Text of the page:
The Vault of Soul: The Pointer Sisters

The Vault of Soul - Legacy of soul artists - The Pointer Sisters - WERS 88.9FM - Boston
Graphics by Grace Kinney

Each week of Black History Month, we open the 88.9 Vault of Soul, profiles of iconic soul pioneers. Continue reading to take a deep dive into the Pointer Sisters’ incredible legacy.


Living in my parent’s house, if I was awakened to the sound of “I’m So Excited" on a Sunday morning, I knew I’d be vigorously cleaning for the rest of the day. The works of the Pointer Sisters made their way through every passing generation in my family, and I align their music with every inch of my culture. The Pointer Sisters are an integral virtue of Black music and they will always be remembered for the rich soul that pours from their discography. 

- Ash Jones, Staff Writer


By Ash Jones 


With origins as a duo, the Pointer Sisters grew into a trailblazing trio for Black girl groups to aspire to nationwide. Perfecting a multi genre-infused approach — blending gospel, jazz, rock, R&B and soul — the Pointer Sisters boldly served as a spark plug, providing a jolt of diversity for the music world. Braced to persevere against the prejudiced and sexist tendencies of the music industry, the sisters have gifted us with a distinct, innovative catalog to discover and rediscover. They were torchbearers for contemporary artists that include Destiny’s Child, TLC and more recently, FLO. No doubt, their creativity will continue to reverberate and be celebrated for years on end. 



Growing up in West Oakland, California, the Pointer family was a religious household that rang faithfully like a church bell. Ruth, Anita, Bonnie, June, Aaron and Fritz were brought up by Reverend Elton Pointer and Sarah Pointer. A large component of the Pointer Sisters’ musical style was influenced by the sacred melodies they sang at home and during their Sunday practice.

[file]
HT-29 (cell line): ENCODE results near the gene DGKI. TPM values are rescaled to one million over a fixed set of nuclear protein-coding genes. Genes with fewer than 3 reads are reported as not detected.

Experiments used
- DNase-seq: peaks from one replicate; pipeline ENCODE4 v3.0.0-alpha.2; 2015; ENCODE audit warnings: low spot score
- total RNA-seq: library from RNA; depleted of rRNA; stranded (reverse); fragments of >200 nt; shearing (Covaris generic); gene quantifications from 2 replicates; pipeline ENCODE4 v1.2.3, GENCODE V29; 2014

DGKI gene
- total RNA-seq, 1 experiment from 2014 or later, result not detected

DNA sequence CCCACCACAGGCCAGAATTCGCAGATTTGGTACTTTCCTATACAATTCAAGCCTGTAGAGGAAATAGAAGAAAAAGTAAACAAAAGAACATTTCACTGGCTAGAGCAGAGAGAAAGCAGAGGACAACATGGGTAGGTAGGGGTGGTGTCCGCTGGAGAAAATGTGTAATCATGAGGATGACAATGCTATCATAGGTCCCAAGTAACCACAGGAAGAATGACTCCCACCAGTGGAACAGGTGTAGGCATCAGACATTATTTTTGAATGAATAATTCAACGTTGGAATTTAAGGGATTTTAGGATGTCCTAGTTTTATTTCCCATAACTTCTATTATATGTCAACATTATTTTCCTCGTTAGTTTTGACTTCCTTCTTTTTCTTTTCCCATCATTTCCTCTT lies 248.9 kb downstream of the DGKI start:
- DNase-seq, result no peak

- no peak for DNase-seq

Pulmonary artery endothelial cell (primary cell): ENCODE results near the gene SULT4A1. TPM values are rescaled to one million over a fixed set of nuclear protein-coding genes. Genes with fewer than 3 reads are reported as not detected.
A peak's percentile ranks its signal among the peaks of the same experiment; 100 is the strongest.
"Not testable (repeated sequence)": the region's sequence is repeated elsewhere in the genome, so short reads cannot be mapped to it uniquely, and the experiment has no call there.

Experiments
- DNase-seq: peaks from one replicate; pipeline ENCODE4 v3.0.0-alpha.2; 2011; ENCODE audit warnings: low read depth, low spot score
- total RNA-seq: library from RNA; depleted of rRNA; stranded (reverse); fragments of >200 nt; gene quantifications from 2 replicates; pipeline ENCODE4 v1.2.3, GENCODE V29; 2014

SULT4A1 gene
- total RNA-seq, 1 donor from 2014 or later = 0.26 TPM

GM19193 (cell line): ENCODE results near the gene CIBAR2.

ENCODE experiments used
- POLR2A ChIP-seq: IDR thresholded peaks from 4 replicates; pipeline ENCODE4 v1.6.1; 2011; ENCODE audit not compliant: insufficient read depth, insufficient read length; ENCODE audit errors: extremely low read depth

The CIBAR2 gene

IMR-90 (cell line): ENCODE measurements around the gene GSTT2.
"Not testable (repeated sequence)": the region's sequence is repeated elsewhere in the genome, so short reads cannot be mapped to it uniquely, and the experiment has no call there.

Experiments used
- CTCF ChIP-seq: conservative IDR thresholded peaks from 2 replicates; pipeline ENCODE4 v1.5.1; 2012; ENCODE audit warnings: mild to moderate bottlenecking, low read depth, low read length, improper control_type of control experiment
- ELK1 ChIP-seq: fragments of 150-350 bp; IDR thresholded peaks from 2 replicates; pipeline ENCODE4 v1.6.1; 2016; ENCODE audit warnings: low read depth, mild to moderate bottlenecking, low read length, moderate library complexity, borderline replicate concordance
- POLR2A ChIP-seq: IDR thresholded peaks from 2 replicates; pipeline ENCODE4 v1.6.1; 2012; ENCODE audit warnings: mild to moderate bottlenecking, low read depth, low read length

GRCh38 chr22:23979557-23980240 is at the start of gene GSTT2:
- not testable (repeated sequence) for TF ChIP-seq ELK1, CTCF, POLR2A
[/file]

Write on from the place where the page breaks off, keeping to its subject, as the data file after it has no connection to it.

After graduating from secondary school, sisters Bonnie and June desired life in the world of show business. They formed their own musical act as a duo named ‘Pointers, a Pair.’ Ruth and Anita decided to settle down with families of their own. Soon after her marriage and children, middle child Anita wanted in on the performance. She quit her job at a legal office and solidified the iconic group that’s famously recognized today. 

The Pointer Sisters stepped into the music world during the latter stages of the Civil Rights era. During the late sixties and early seventies, the Pointers trio toured and provided backing vocals for artists outside the mainstream such as Sylvester, Grace Slick and Elvin Bishop around the Bay Area. One night at the venerable club ‘Whiskey A-Go-Go,’ The Pointer Sisters backed vocals for Bishop’s main act. In the crowd stood vice-president of Atlantic Records, Jerry Wexler, who offered the ladies their first album deal.

Although the productions that were recorded at Atlantic Records didn’t bring immense commercial success, the sisters’ passions lived on. They continued their career ambitions, and oldest sister Ruth finally obliged to join the group in December of 1972.

The quartet signed with Blue Thumb Records and released their self-titled debut album, which included the hit single "Yes We Can Can." The single, written by legendary R&B writer Allen Toussaint, catapulted the sisters into the mainstream.